Adding Rows/Entities

Adding lines one by one

Add-StorageTableRow -table $table -partitionKey $partitionKey -rowKey ([guid]::NewGuid().tostring()) -property @{"computerName"="COMP01";"osVersion"="Windows 10";"status"="OK"}
Add-StorageTableRow -table $table -partitionKey $partitionKey -rowKey ([guid]::NewGuid().tostring()) -property @{"computerName"="COMP02";"osVersion"="Windows 8.1";"status"="OK"}
Add-StorageTableRow -table $table -partitionKey $partitionKey -rowKey ([guid]::NewGuid().tostring()) -property @{"computerName"="COMP03";"osVersion"="Windows XP";"status"="NeedsOsUpgrade"}


Result, notice the 204 HttpsStatusCode, indicating that your operation succeeded.



Getting data from a JSON string and using a foreach loop to load the data

$computerList = '[{"computerName":"COMP04","osVersion":"Windows 7","status":"OK"},{"computerName":"COMP05","osVersion":"Windows 8","status":"OK"},{"computerName":"COMP06","osVersion":"Windows XP","status":"NeedsOsUpgrade"},{"computerName":"COMP07","osVersion":"Windows NT 4","status":"NeedsOsUpgrade"}]'
$newPartitionKey = "NewYorkSite"
foreach ($computer in ($computerList | ConvertFrom-Json) )
    Add-StorageTableRow -table $table `
        -partitionKey $newPartitionKey `
        -rowKey ([guid]::NewGuid().tostring()) `
        -property @{"computerName"=$computer.computerName;"osVersion"=$computer.osVersion;"status"=$computer.status}




If we open Azure Storage Explorer and navigate to the table, we will see all inserted entities.




Retrieving Rows/Entities

When retrieving rows using the functions described below, they will return a PS Object instead of a DynamicTableEntity since they will give you some extra work to manipulate/access the properties, so a PS Object is returned instead.

Below is an example of how a DynamicTableEntity looks like:

Properties   : {[ActivityId, Microsoft.WindowsAzure.Storage.Table.EntityProperty], [DateTime, Microsoft.WindowsAzure.Storage.Table.EntityProperty], [Message, Microsoft.WindowsAzure.Storage.Table.EntityProperty], [OriginatedVmName, Microsoft.WindowsAzure.Storage.Table.EntityProperty]…}
PartitionKey : AutomationLogs
RowKey       : 966ff6ac-6c76-4f80-8f67-0f70a8bcf367
Timestamp    : 10/2/2016 3:16:25 PM +00:00
ETag         : W/”datetime’2016-10-02T15%3A16%3A25.0144501Z'”


Below is an example of a DynamicTableEnitty converted into PS Object when it is returned from the functions exposed in this module:

ActivityId       : Activity-1
DateTime         : 10/02/YYYY 07:09:28
Message          : An error ocurred creating a VM.
OriginatedVmName : VM01
Severity         : Error
PartitionKey     : AutomationLogs

RowKey           : 966ff6ac-6c76-4f80-8f67-0f70a8bcf367

Retrieving all rows/entities


Get-AzureStorageTableRowAll -table $table | ft





Getting rows/entities by partition key

Get-AzureStorageTableRowByPartitionKey -table $table –partitionKey “LondonSite” | ft





Getting rows/entities by specific column

Get-AzureStorageTableRowByColumnName -table $table -columnName "computerName" 
-value "COMP01" -operator Equal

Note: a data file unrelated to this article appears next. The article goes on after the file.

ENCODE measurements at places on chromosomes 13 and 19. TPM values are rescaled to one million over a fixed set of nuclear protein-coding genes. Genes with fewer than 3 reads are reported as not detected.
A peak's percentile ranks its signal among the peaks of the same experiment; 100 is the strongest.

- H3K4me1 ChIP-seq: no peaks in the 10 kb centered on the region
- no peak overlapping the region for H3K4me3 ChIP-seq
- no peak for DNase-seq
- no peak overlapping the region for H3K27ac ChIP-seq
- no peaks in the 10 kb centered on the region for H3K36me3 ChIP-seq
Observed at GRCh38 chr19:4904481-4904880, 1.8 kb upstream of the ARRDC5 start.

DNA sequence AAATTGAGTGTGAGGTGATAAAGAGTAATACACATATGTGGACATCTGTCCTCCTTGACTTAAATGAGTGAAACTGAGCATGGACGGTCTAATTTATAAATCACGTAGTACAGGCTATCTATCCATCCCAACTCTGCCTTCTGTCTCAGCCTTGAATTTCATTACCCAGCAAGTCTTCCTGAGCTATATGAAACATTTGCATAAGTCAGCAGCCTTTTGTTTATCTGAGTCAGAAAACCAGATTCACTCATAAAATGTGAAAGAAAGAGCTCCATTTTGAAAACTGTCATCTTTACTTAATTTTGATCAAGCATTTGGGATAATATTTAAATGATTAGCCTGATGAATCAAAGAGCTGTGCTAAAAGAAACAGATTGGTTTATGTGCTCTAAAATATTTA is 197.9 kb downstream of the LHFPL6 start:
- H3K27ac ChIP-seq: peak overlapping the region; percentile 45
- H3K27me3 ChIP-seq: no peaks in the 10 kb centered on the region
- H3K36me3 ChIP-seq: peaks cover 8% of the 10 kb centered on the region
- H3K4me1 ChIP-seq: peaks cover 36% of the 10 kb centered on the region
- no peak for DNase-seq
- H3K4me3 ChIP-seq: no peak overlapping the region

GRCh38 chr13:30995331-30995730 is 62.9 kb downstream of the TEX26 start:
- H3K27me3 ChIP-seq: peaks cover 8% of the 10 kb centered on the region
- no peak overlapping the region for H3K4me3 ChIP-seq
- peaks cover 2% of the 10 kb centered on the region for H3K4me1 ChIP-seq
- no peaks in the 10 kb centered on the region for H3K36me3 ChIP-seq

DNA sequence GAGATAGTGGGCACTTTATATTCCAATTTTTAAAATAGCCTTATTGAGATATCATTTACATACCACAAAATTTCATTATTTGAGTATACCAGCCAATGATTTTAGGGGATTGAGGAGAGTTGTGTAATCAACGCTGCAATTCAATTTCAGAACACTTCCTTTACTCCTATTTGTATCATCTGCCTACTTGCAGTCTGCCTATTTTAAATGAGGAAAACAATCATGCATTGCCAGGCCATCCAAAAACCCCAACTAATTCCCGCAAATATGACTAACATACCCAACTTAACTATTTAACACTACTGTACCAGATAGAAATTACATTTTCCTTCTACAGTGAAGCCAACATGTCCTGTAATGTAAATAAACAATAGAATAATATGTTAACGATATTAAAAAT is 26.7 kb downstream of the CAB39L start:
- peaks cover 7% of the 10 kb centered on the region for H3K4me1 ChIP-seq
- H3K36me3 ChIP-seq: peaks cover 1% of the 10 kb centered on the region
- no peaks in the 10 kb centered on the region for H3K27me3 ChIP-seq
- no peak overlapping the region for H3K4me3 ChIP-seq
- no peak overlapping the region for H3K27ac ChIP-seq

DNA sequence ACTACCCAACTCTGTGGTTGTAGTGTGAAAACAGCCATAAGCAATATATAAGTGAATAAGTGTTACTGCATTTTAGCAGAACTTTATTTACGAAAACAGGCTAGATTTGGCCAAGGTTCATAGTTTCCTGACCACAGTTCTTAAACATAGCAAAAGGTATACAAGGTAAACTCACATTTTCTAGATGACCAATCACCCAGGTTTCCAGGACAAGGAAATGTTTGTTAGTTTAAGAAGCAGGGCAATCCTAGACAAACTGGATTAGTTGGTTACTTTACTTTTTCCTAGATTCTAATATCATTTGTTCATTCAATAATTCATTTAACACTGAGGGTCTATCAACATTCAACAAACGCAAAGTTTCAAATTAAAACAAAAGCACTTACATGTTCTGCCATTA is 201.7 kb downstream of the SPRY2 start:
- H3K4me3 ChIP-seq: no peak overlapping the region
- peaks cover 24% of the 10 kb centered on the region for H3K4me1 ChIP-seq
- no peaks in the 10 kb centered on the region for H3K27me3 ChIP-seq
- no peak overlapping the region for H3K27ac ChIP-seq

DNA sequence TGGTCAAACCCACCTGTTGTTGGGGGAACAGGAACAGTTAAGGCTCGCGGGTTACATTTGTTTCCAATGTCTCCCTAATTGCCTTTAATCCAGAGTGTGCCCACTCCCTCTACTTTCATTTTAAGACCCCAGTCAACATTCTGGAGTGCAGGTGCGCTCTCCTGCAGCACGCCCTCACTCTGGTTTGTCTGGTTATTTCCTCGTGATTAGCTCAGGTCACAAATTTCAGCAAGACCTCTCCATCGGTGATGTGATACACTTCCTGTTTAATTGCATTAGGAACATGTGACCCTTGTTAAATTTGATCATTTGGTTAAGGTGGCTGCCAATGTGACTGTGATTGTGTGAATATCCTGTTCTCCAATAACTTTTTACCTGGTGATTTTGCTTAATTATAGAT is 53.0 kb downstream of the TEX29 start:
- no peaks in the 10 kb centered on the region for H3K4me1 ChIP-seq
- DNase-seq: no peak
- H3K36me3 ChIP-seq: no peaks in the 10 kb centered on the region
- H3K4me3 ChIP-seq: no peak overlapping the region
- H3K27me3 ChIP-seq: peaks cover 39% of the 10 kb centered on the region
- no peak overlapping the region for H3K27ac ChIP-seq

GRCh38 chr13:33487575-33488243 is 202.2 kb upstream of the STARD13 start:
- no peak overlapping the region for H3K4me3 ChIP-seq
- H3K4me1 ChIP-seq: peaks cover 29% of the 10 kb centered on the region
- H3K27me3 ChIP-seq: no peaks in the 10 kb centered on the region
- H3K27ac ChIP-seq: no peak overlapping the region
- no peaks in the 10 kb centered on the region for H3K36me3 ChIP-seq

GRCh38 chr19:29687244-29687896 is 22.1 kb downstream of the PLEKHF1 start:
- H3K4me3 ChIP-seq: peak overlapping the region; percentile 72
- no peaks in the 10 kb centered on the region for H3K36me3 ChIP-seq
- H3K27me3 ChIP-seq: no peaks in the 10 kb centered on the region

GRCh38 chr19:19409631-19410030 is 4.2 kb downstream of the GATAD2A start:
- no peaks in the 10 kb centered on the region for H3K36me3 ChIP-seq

Queries using custom filters with help of Microsoft.WindowsAzure.Storage.Table.TableQuery class and direct string text

Simple filter

[string]$filter1 = [Microsoft.WindowsAzure.Storage.Table.TableQuery]::GenerateFilterCondition("computerName",[Microsoft.WindowsAzure.Storage.Table.QueryComparisons]::Equal,"COMP06")
Get-AzureStorageTableRowByCustomFilter -table $table -customFilter $filter1





Combined filter

[string]$filter1 = [Microsoft.WindowsAzure.Storage.Table.TableQuery]::GenerateFilterCondition("computerName",[Microsoft.WindowsAzure.Storage.Table.QueryComparisons]::Equal,"COMP03")
[string]$filter2 = [Microsoft.WindowsAzure.Storage.Table.TableQuery]::GenerateFilterCondition("status",[Microsoft.WindowsAzure.Storage.Table.QueryComparisons]::Equal,"NeedsOsUpgrade")
[string]$finalFilter = [Microsoft.WindowsAzure.Storage.Table.TableQuery]::CombineFilters($filter1,"and",$filter2)
Get-AzureStorageTableRowByCustomFilter -table $table -customFilter $finalFilter




String filter

Get-AzureStorageTableRowByCustomFilter -table $table -customFilter "(computerName eq 'COMP07') and (status eq 'NeedsOsUpgrade')"





Updating an entry

This process requires three steps:

  1. Retrieve the row/entity to update
  2. Perform the change on this retrieved item
  3. Commit the change


Notice that the Update-AzureStorageTableRow function will accept one entry at a time, so don’t pass an array of entities or pipe an array of entities to the function.




# Creating the filter and getting original entity
[string]$filter = [Microsoft.WindowsAzure.Storage.Table.TableQuery]::GenerateFilterCondition("computerName ",[Microsoft.WindowsAzure.Storage.Table.QueryComparisons]::Equal,"COMP03")
$computer = Get-AzureStorageTableRowByCustomFilter -table $table -customFilter $filter
# Changing values
$computer.osVersion = "Windows 10"
$computer.status = "OK"
# Updating the content
$person | Update-AzureStorageTableRow -table $table
# Getting the entity again to check the changes
Get-AzureStorageTableRowByCustomFilter -table $table -customFilter $filter





Deleting rows/entities

Similarly to the update process here we have two steps as follows unless you know the partitionKey and rowKey properties, in this case you can delete directly:

  1. Retrieve the entity
  2. Delete the entity passing the retrieved one as argument


Deleting a single row/entity by piping the entity


[string]$filter1 = [Microsoft.WindowsAzure.Storage.Table.TableQuery]::GenerateFilterCondition("computerName",[Microsoft.WindowsAzure.Storage.Table.QueryComparisons]::Equal,"COMP02")